Open source rule management
JBoss Rules and Jess deliver solid rule tools and respectable performance at a nice priceFollow @infoworld
In addition to adding features, Jess has continually improved performance on the standard benchmark tests. It usually runs somewhere between the fastest commercial products and the current freebies. For this review, I tested Jess in two ways, one using internal objects and the other using external Java Beans, which runs a bit slower. On the Manners 128 benchmark (on Windows XP) Jess completed the run in 27 and 38 seconds; JBoss Rules took 21 seconds. On Waltz 50 (on Mac OS X), Jess ran the benchmark in 22 and 32 seconds; JBoss Rules took 25 seconds. Compared with the industry leaders, Jess runs faster or even with standard JRules and several steps behind OPSJ, Blaze Advisor, and optimized JRules. Their times for Manners 128 and Waltz 50 clock in the single digits, even less than a second for OPSJ on Waltz. Navigate here for the most recent marks for Jess, JBoss Rules, and others.
Documentation for an open source or shareware product is typically sparse, but not so for Jess. In 2003, Friedman-Hill published a book, Jess In Action: Java Rule-Based Systems that, although based on an earlier version of Jess, is still largely applicable to the current product. Friedman-Hill also maintains an up-to-date online manual, and the Java Docs are quite good. The only thing I found missing was an index for the online material.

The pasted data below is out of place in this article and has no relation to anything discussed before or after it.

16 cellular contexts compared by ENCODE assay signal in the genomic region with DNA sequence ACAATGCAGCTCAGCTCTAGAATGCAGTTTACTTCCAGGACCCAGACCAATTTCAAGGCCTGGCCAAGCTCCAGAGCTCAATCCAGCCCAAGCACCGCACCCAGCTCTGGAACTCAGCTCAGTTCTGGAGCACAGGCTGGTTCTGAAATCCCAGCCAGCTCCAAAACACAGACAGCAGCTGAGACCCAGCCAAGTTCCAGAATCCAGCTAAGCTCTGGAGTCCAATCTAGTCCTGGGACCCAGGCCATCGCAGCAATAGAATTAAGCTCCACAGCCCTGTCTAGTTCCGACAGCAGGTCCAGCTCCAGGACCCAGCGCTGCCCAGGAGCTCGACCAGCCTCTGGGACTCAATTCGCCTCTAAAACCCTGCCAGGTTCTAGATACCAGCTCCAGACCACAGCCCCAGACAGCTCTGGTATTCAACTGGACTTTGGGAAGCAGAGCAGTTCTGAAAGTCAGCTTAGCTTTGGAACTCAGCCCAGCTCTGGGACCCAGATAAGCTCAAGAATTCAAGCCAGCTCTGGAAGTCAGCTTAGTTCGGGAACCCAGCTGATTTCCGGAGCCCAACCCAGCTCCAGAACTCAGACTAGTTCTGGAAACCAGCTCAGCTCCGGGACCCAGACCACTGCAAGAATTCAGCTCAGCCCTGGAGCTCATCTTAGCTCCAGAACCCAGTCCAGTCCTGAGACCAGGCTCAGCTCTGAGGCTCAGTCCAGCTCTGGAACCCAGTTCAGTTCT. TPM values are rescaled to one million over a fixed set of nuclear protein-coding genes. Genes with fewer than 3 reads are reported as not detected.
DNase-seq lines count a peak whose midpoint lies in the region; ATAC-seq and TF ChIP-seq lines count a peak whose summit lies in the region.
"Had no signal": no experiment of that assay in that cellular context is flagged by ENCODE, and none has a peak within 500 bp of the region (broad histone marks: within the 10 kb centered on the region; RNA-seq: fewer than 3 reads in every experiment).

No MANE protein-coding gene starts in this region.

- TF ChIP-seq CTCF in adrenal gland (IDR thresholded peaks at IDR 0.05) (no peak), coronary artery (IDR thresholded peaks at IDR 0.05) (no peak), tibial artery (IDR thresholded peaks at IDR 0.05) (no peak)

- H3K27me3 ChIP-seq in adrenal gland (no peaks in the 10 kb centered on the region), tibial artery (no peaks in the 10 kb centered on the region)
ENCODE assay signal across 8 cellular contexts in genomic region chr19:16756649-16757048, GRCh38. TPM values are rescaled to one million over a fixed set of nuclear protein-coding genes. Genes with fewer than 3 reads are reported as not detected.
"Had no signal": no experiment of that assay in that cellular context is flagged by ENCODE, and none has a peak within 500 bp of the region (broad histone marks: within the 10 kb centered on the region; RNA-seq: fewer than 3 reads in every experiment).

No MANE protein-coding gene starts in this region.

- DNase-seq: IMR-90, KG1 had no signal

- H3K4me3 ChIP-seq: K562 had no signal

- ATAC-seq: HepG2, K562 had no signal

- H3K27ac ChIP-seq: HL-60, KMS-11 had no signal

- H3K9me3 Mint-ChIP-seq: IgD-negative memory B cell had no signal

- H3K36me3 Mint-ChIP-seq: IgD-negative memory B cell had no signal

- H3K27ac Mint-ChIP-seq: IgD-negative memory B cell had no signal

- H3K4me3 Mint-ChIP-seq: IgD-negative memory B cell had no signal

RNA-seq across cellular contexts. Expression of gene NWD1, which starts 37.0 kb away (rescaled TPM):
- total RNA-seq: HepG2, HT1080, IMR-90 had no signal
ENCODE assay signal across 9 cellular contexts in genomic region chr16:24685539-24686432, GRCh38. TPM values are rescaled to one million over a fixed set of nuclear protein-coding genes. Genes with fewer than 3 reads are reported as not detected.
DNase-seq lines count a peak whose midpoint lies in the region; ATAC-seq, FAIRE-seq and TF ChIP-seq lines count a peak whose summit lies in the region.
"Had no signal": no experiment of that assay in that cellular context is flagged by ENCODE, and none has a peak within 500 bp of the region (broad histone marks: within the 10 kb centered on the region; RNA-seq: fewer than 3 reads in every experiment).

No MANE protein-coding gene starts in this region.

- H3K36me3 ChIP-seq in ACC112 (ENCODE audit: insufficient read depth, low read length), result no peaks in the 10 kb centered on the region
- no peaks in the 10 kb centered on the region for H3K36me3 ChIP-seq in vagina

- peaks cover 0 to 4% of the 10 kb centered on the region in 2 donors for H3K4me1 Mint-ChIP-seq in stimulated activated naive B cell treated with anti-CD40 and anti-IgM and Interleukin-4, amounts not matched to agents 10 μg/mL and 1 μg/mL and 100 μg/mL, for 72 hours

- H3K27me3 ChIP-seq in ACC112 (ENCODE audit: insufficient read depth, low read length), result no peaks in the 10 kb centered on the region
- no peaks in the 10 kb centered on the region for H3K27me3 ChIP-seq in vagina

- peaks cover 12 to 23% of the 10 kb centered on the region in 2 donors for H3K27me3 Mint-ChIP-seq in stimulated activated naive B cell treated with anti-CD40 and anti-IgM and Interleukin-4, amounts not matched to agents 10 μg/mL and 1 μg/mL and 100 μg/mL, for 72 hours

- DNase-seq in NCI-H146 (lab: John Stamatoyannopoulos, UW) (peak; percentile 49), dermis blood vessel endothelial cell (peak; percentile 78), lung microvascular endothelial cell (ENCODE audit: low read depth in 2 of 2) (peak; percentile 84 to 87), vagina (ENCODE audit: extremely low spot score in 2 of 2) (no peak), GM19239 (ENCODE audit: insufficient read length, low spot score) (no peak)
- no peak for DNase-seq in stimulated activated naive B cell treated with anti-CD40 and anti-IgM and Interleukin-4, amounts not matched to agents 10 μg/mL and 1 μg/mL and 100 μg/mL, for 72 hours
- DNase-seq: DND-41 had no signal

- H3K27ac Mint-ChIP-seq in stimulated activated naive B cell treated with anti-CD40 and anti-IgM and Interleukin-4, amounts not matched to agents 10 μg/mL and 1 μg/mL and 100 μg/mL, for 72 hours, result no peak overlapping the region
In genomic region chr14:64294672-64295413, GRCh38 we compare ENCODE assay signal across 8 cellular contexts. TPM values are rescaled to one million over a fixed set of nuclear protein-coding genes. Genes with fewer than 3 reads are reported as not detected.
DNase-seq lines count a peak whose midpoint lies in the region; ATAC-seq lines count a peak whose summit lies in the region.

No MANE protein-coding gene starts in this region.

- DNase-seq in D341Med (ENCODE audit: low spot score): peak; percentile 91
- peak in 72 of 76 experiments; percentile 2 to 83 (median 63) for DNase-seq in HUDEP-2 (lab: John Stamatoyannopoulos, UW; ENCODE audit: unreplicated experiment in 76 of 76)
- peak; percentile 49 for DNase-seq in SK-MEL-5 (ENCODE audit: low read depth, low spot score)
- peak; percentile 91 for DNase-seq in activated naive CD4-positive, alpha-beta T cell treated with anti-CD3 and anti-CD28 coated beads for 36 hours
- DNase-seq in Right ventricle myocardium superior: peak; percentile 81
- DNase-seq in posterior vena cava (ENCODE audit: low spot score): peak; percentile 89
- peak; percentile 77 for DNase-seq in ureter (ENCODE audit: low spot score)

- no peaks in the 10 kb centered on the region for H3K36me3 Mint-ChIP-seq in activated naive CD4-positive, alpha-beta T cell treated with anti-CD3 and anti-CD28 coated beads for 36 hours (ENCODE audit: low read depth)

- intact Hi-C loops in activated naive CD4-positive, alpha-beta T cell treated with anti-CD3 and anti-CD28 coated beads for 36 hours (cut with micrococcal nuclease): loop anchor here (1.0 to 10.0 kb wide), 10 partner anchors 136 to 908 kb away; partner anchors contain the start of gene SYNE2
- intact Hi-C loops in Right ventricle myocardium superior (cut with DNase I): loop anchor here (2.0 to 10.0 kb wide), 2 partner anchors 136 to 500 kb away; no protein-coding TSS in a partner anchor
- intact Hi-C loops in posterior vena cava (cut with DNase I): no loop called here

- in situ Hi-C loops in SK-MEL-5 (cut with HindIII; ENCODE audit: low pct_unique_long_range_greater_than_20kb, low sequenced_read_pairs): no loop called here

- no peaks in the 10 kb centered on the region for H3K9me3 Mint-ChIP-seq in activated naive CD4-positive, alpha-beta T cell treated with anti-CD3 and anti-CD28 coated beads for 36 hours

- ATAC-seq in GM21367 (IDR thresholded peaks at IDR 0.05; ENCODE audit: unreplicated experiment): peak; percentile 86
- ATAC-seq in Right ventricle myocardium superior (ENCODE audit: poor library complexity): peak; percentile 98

Finally, the Jess User Group is probably one of the finest in the world. Friedman-Hill, Jason Morris, and Bob Orchard constantly monitor this group and give answers within 24 hours if not within the hour. Although rapid response is not a guarantee (because this is, after all, a support group, not a contract), I’ve discovered that these three will usually beat the response times of the Fair Isaac and ILOG technical support groups.
JBoss Rules 3.2
It wasn’t until late last year, when JBoss bought Drools (Dynamic Rule Object-Oriented Language System) and hired Drools’ project lead, Mark Proctor, that Jess had a real competitor in the open source arena. No longer Drools but JBoss Rules, the software is now in Version 3.2. I must emphasize the exact version number for JBoss Rules because it seems to be changing so quickly and gets so many improvements on a month-to-month basis. For the users, this is a good thing.
Before JBoss came along, the syntax in Drools was almost unreadable in its former XML incarnation, and many of the rulebase essentials were missing: features such as query support, dynamic rules, a truth maintenance system, and even operators such as “and,” “or,” “not,” “nested nots,” “exists,” “exists with nesting,” “for all,” “accumulate,” “from,” and on and on. For JBoss Rules 3.0, chief guru Mark Proctor brought that unreadable XML into an easy-to-use IDE, the exact, same Eclipse 3.2 interface that Jess uses. JBoss even implemented the graphical version of the Rete network -- just like Jess. Compared with Jess code, the JBoss code is easy to read and understand. Most business analysts could learn it in a day’s time with a bit of help from their favorite Java programmer.
The XML is still there, of course, and you can use ANTLR (ANother Tool For Language Recognition) to write your own parsing language, similar (but not quite as easy) to what ILOG and Blaze do with their GUIs. On the other hand, the JBoss approach is much more powerful in that you could create a Jess, JRules, Blaze Advisor, or Haley BRMS language, whatever syntax you might need, and donate the code to the JBoss Rules community.